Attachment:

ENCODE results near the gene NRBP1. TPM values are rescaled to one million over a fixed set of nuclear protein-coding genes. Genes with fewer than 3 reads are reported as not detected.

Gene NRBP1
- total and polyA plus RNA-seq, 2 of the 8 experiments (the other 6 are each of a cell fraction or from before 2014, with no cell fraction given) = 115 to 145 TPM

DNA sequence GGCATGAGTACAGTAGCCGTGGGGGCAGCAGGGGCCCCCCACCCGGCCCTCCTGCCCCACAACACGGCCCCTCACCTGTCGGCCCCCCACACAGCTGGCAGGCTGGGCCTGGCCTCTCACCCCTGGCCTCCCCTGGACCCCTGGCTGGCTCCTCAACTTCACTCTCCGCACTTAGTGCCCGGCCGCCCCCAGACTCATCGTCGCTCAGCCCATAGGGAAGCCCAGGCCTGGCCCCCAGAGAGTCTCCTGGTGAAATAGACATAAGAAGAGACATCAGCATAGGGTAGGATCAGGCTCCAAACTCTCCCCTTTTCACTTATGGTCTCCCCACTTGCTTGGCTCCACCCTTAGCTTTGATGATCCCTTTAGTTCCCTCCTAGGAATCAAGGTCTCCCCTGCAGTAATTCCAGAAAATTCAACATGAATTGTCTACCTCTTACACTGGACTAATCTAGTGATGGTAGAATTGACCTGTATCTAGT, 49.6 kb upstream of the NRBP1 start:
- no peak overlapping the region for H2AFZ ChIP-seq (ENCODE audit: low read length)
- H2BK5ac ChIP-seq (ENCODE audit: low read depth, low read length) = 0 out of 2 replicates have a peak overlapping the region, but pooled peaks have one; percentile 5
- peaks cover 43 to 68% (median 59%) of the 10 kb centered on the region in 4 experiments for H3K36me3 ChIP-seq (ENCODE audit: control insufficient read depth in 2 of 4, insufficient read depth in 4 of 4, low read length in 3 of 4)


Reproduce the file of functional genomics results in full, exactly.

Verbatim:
ENCODE results near the gene NRBP1. TPM values are rescaled to one million over a fixed set of nuclear protein-coding genes. Genes with fewer than 3 reads are reported as not detected.

Gene NRBP1
- total and polyA plus RNA-seq, 2 of the 8 experiments (the other 6 are each of a cell fraction or from before 2014, with no cell fraction given) = 115 to 145 TPM

DNA sequence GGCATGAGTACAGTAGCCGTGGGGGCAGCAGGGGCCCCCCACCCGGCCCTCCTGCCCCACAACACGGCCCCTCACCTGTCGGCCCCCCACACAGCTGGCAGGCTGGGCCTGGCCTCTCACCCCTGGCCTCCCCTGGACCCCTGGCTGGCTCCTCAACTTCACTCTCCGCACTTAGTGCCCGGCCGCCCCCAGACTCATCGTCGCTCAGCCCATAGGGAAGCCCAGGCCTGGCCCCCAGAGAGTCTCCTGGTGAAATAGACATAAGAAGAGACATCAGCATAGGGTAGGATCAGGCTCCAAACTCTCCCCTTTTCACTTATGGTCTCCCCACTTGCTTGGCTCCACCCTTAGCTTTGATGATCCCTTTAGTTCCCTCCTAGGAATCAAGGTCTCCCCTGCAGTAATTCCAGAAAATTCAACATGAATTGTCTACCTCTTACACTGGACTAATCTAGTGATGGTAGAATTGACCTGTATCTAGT, 49.6 kb upstream of the NRBP1 start:
- no peak overlapping the region for H2AFZ ChIP-seq (ENCODE audit: low read length)
- H2BK5ac ChIP-seq (ENCODE audit: low read depth, low read length) = 0 out of 2 replicates have a peak overlapping the region, but pooled peaks have one; percentile 5
- peaks cover 43 to 68% (median 59%) of the 10 kb centered on the region in 4 experiments for H3K36me3 ChIP-seq (ENCODE audit: control insufficient read depth in 2 of 4, insufficient read depth in 4 of 4, low read length in 3 of 4)